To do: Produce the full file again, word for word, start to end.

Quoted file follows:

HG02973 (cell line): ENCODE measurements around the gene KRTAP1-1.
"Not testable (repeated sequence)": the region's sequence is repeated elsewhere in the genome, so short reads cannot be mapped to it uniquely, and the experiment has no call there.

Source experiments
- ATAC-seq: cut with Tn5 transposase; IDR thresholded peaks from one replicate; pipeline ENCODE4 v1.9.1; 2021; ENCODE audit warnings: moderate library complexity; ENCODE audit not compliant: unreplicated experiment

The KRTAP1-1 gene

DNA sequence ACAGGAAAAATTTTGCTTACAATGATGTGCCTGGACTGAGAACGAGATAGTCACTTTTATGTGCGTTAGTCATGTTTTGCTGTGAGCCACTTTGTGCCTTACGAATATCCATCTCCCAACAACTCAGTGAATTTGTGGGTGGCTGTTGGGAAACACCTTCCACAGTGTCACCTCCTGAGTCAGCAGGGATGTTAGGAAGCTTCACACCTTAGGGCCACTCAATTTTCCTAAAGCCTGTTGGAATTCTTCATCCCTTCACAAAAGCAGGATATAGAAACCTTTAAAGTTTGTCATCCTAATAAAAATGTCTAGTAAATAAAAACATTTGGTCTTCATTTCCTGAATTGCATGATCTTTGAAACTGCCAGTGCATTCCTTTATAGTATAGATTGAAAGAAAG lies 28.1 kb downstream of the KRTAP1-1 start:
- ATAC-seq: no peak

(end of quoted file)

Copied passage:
HG02973 (cell line): ENCODE measurements around the gene KRTAP1-1.
"Not testable (repeated sequence)": the region's sequence is repeated elsewhere in the genome, so short reads cannot be mapped to it uniquely, and the experiment has no call there.

Source experiments
- ATAC-seq: cut with Tn5 transposase; IDR thresholded peaks from one replicate; pipeline ENCODE4 v1.9.1; 2021; ENCODE audit warnings: moderate library complexity; ENCODE audit not compliant: unreplicated experiment

The KRTAP1-1 gene

DNA sequence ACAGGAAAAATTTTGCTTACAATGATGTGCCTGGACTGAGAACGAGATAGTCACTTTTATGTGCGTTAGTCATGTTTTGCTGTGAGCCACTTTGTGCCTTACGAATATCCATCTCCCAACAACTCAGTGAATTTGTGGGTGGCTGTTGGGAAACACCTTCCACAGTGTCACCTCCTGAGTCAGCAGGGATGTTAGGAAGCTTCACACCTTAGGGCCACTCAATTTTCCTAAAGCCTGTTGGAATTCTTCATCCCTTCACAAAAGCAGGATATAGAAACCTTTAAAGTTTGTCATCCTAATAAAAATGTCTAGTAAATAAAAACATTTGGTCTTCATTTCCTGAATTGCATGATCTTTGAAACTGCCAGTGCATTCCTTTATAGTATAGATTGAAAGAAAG lies 28.1 kb downstream of the KRTAP1-1 start:
- ATAC-seq: no peak